4 years ago

The Empirical Distribution of Singletons for Geographic Samples of DNA Sequences.

Yves Vigouroux, Philippe Cubry, Olivier François
Rare variants are important for drawing inference about past demographic events in a species history. A singleton is a rare variant for which genetic variation is carried by a unique chromosome in a sample. How singletons are distributed across geographic space provides a local measure of genetic diversity that can be measured at the individual level. Here, we define the empirical distribution of singletons in a sample of chromosomes as the proportion of the total number of singletons that each chromosome carries, and we present a theoretical background for studying this distribution. Next, we use computer simulations to evaluate the potential for the empirical distribution of singletons to provide a description of genetic diversity across geographic space. In a Bayesian framework, we show that the empirical distribution of singletons leads to accurate estimates of the geographic origin of range expansions. We apply the Bayesian approach to estimating the origin of the cultivated plant species Pennisetum glaucum [L.] R. Br. (pearl millet) in Africa, and find support for range expansion having started from Northern Mali. Overall, we report that the empirical distribution of singletons is a useful measure to analyze results of sequencing projects based on large scale sampling of individuals across geographic space.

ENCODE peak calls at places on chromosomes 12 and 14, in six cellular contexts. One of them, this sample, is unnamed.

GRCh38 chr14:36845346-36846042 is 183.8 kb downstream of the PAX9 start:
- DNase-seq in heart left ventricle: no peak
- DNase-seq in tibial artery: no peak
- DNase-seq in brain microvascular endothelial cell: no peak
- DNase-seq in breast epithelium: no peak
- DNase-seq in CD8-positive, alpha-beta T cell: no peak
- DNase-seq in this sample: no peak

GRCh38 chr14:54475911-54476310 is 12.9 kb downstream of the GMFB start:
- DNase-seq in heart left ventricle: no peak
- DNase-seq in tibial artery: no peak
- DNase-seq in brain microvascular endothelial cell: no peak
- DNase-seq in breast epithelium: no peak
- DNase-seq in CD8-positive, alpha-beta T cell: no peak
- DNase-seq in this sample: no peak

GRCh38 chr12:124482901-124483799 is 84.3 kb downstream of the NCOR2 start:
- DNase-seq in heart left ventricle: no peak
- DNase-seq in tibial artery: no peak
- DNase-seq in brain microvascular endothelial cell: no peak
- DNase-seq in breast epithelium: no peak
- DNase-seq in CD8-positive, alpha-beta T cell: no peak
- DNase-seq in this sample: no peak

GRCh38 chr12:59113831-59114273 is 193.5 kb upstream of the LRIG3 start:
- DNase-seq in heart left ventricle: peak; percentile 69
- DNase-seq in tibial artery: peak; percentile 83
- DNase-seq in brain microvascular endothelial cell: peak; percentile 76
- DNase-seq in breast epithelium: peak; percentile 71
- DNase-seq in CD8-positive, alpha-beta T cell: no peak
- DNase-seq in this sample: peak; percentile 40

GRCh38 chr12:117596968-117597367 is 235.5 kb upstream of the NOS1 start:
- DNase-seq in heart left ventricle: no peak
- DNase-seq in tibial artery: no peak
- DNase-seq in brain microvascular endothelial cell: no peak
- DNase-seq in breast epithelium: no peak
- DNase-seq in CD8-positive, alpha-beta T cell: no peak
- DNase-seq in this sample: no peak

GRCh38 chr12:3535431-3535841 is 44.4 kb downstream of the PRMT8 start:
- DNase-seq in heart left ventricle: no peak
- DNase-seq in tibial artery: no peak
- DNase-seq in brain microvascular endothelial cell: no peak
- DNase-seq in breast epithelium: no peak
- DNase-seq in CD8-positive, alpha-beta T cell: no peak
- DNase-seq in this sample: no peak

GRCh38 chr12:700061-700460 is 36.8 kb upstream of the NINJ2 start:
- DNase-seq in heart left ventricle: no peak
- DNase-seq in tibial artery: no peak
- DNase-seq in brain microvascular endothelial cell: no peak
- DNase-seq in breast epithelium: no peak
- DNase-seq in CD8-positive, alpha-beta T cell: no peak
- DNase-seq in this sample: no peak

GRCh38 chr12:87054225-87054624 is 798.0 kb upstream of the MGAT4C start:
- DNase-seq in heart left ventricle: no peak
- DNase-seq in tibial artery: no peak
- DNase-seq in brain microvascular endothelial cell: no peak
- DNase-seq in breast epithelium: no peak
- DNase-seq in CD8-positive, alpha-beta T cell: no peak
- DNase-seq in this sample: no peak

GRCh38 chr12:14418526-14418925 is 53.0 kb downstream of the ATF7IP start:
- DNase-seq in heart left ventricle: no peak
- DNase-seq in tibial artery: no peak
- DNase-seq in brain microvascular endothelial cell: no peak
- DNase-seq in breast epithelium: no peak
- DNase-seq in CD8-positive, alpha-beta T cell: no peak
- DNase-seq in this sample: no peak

Publisher URL: http://doi.org/10.3389/fgene.2017.00139

DOI: 10.3389/fgene.2017.00139

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